A San Francisco health care advocacy group picked a tough town when it tried to buy billboard ads in Indianapolis calling on Eli Lilly and Co. to stop manufacturing a hormone widely used to make dairy cows give more milk.
The billboard companies, including Lamar Outdoor Advertising and CBS, rebuffed Breast Cancer Action because, they told The Indianapolis Star, the group couldn’t back its claim that the hormone causes cancer in humans who drink the milk.
Lilly’s Elanco division bought the recombinant bovine growth hormone business from Monsanto two years ago. The drug, called Posilac, was OK’d by the FDA in 1993.
Lilly told IBJ reporter Scott Olson that Breast Cancer Action refused an invitation to “go over the science,” and the group retorted Lilly wouldn’t “open the books” on the hormone.
Actually, the group could have taken its claim a step further and alleged Lilly makes a buck selling a cancer-causing hormone and now is scrambling to make another buck by looking for a drug to cure the disease.
Nevertheless, the ads, which would have said, “Eli Lilly is making us sick. Tell them to stop,” are going nowhere for now.
On the one hand, the billboard companies should be admired for turning away ads they felt were misleading. Newspapers, which arguably have a greater obligation than advertising firms to offer a forum for protest, routinely turn away ads they feel are inaccurate.
But did Lilly’s stature in Indianapolis play a role in the decision? Would the billboard companies have spiked a controversial ad had the target been any company but Lilly? Imagine a group trying to buy space demanding Citizens Gas stop gouging ratepayers or WellPoint stop cheating policyholders.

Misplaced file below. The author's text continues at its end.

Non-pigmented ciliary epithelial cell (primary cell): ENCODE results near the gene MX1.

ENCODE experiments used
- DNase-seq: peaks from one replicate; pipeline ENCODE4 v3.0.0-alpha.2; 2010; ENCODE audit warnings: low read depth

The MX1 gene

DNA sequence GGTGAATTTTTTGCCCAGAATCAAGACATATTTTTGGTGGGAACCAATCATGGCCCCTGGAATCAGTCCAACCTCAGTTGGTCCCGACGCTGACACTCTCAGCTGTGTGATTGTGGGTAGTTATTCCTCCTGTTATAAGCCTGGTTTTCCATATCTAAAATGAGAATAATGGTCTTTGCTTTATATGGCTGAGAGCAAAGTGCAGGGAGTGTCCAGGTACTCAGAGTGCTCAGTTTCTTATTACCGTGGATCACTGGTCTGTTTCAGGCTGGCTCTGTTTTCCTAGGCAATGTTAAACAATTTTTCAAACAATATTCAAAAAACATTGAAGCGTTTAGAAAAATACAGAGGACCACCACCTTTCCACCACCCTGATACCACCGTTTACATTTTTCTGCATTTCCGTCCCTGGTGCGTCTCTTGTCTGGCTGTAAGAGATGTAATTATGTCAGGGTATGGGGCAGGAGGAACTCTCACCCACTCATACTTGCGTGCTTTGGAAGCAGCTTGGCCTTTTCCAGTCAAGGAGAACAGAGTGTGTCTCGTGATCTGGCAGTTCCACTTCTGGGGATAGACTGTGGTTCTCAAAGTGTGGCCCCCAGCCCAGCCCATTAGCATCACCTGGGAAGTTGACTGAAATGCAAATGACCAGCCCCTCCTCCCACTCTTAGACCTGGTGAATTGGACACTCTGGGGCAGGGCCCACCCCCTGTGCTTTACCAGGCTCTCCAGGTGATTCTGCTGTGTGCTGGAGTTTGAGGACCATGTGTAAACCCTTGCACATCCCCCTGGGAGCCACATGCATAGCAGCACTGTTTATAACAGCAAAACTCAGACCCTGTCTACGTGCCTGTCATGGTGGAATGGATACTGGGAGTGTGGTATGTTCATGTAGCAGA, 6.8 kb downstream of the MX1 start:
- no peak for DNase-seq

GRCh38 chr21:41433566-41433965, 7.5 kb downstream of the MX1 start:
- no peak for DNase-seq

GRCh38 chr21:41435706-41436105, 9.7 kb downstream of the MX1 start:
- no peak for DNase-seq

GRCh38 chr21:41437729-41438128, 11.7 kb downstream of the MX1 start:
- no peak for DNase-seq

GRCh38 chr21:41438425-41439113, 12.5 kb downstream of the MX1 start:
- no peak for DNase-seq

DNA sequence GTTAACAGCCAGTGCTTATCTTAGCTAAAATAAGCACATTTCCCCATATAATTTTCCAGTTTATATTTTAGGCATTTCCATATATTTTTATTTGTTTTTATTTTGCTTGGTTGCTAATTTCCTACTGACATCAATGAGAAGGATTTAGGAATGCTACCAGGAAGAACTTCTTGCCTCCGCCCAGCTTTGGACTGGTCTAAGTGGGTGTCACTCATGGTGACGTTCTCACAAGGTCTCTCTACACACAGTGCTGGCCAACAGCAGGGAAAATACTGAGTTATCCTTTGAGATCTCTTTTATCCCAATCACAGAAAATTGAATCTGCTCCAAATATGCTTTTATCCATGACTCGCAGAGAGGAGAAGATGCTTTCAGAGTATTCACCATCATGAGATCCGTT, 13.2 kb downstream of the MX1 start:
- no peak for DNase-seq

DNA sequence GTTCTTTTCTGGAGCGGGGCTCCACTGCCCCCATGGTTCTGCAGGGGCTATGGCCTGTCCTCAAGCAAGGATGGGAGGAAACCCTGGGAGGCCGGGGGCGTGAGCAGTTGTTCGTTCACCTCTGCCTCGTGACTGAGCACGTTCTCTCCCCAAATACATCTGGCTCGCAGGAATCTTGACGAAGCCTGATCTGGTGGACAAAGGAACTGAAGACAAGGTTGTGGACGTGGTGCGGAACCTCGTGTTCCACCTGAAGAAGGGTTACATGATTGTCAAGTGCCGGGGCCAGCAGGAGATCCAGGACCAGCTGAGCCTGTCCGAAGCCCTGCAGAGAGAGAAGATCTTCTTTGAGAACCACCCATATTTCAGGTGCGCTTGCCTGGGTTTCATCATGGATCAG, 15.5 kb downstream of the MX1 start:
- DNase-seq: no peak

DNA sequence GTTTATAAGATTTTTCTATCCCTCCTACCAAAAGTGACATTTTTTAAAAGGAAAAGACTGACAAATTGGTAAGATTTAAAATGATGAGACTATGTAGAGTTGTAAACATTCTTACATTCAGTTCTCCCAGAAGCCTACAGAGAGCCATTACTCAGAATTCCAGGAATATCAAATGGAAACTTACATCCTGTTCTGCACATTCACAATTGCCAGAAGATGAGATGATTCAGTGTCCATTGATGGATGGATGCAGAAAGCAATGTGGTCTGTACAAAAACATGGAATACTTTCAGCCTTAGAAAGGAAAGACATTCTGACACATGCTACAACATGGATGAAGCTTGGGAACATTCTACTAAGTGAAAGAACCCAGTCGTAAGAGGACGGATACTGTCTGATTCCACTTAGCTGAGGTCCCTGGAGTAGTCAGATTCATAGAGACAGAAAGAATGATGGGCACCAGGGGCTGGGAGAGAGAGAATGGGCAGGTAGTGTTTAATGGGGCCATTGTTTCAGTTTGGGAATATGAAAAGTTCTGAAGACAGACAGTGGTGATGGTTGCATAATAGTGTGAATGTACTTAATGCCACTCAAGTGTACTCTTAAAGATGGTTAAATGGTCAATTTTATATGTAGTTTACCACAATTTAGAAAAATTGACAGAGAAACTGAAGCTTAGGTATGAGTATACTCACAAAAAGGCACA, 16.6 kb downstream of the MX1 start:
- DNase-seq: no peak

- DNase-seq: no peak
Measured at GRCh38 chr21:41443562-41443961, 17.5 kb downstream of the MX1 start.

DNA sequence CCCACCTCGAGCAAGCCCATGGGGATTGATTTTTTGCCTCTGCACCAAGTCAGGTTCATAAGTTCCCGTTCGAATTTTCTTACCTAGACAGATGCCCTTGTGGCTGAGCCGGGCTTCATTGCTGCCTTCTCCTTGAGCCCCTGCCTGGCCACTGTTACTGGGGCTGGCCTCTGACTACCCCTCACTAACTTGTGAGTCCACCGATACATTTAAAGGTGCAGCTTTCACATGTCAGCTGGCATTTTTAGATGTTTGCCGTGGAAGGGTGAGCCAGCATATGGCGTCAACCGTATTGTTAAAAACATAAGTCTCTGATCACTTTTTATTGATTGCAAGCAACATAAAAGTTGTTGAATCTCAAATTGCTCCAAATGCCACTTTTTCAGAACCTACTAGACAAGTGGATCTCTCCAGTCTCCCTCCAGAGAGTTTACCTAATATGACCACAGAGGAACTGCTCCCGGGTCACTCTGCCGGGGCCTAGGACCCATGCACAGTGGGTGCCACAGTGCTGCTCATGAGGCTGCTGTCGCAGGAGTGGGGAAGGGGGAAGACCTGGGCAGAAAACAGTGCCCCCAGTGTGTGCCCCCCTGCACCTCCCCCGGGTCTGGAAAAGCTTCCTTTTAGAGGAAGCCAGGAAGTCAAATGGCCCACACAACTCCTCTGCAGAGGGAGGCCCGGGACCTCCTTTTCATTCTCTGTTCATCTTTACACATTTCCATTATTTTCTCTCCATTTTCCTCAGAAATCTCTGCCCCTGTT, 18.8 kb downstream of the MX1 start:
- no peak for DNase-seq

Outside Indiana, Lilly is perceived as just another profit-hungry, ethically challenged drug company.
Not here. Lilly is so revered as an employer, corporate citizen and all-around sugar daddy that it isn’t uncommon to come across would-be sources for news stories who won’t comment for fear of offending the company—usually out of respect but also sometimes over concerns of reprisal.
That’s a huge stockpile of good will. The next time you read a story about Lilly, note that about the only people casting a skeptical eye will be stock analysts or activist groups like Breast Cancer Action. And they’re virtually always outside Indiana.
It’s impossible to know how much negative news about Lilly never hits local websites due to its prominence. But one has to wonder.
What are your thoughts?